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Sty-Fi One

Filmed science fiction has evolved a stylized presentation such that we might call the genre sty-fi with equal justice. Kabuki-style conventions produce a certain futuristic ambiance. Scientific content deployed to supply plot leverage has disappeared. What’s left is heroic fantasy in modern dress. Some of these convention are worth noting:

Aliens must be bi-pedal with arms and legs. Their females must have frontal mammaries of visibly notable protuberance. It will not do to introduce alien females who sport eight small teats running four- and-four in parallel down the female’s chest-to-belly regions. Alien females are forbidden to be bearded.

Aliens must be distinguished from humans by notable differences in their heads. Foreheads may be ridged, ears may be elongated or grossly exaggerated in complexity. Noses may be compressed, nostrils may be separated, cheek may be sunken or highly protruding. Two eyes, however, are obligatory. Huge hexagonal eyes that sit on top of the head are no-nos; so are eyes arranged on flexible antennae. If the aliens are cast as unmitigated evil, all bets are off: they may have monstrous octopus or spider-heads, these limited only by budgetary considerations. These creatures, however, must have oddly deformed vocal chords so that their speech (but only, perhaps in English, which is the second language of all aliens) has a deep, threatening or a high hissing sound.

Aliens must be obviously more rough, tough, and barbaric than humans or obviously much more ethereal, featureless, thin, fairy, and refined. If sexual mating between humans and aliens is part of the plot vector, the aliens must have acceptably human appearance—but in general it is assumed that love can suddenly ignite even between washboard-foreheads and Marilyn Monroe-shaped human females, between fetching females and lizards barely covered by camouflaging human outer skins—such collisions resulting in pregnancies, no less. Human females must be drawn to super-masculine alien roughness, no matter how dangerously craggy—at least on the visible surfaces of the alien bodies. Human males must be drawn to the ravishingly sexy bodies of aliens whose only “alien” features are their sensitivity, telepathic or psychic powers, and perhaps irresistibly cute ear deformations. Any violations of these sty-fi standards will remain on the cutting floor.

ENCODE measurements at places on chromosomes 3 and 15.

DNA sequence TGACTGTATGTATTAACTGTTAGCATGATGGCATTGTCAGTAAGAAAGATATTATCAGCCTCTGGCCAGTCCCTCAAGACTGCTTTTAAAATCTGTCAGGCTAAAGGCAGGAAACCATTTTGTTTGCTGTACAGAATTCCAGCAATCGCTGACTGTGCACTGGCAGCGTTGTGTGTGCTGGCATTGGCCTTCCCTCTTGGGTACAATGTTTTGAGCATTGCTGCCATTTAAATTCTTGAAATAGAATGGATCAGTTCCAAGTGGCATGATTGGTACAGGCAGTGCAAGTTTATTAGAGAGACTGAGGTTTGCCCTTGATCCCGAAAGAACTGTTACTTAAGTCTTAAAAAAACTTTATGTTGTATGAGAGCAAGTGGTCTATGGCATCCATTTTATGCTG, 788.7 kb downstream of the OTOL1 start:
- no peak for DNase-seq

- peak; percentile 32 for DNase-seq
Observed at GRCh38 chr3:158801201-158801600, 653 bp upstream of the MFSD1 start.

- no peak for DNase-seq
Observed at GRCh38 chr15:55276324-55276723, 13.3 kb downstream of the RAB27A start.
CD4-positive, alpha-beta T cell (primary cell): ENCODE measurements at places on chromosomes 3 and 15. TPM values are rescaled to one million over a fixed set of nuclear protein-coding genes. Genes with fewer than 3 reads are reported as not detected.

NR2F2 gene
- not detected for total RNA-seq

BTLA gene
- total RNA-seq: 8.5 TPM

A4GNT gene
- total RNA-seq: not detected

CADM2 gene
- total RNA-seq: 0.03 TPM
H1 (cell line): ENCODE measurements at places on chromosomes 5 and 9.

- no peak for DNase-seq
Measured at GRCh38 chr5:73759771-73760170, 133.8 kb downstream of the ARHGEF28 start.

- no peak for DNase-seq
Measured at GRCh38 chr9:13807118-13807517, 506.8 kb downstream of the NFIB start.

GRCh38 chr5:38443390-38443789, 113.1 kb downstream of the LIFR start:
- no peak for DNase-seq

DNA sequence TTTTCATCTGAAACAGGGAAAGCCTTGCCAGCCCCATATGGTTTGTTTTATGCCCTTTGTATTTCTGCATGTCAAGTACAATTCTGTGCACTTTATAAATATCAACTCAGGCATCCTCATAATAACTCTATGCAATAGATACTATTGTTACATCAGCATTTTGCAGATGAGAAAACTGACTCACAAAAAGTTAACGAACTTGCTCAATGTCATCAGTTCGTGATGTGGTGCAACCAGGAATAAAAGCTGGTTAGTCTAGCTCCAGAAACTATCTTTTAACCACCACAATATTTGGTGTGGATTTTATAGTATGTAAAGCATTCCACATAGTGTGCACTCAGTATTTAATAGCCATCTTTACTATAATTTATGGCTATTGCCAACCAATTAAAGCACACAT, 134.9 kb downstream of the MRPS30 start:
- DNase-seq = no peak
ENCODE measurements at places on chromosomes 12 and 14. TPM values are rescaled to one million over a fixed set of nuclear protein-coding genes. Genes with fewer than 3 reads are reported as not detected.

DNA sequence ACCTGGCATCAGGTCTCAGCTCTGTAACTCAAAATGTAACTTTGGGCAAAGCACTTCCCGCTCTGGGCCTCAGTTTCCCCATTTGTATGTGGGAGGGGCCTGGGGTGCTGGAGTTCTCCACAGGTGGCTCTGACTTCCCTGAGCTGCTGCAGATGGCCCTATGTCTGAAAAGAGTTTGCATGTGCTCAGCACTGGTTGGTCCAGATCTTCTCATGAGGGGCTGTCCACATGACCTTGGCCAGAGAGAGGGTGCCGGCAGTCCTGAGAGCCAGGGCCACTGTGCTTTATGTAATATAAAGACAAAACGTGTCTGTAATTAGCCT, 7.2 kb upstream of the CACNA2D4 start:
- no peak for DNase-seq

Sty-fi also demands, as already noted, that all species speak English, that all planets have a breathable gaseous atmosphere (otherwise the actors’ faces may not be seen), that visited worlds all have precisely the right gravity so that the invaders can walk upright. Neither spaceships nor alien buildings may have rectangular, arched, or circular openings. These must be oddly humped as if to indicate that straight lines and right angles are, well, so yesterday. The Editors would entertain receiving additional sty-fi conventions from readers of this blog, delivered via dwarfplanetpress@gmail.com, name of the contributor spelled out in full, please. Once we have a sufficient collection, we shall follow this up with a post entitled “Sty-Fi Two.”

The characters shown above are:

  • Kira Nerys, a Bajoran major, played by Nana Visitor, in Star Trek: Deep Space Nine.
  • Quark, a Ferengi trader, played by Armin Shimerman in Star Trek: Deep Space Nine.
  • Kahless the unifying emperor of the Klingon Empire, played by Robert Herron in Star Trek: the Original Series.
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One Response

  1. Nice post. I would note that in cartoon sci-fi at least, the single eye is acceptable even in possible mates and can be made to appear very beautiful. Even machines come in one or two or many eyed forms. In Wall-E, obesity is acceptable in humans!

    As to women being attracted to rough alien males… well, let’s not forget rape… In Alien — the first film — it is a man who is “raped” and spawns the creature.
    I like the “Firefly” answer to gravitational atmospheric problems on new worlds: terraforming. It’s a trick kind of like gamma space!

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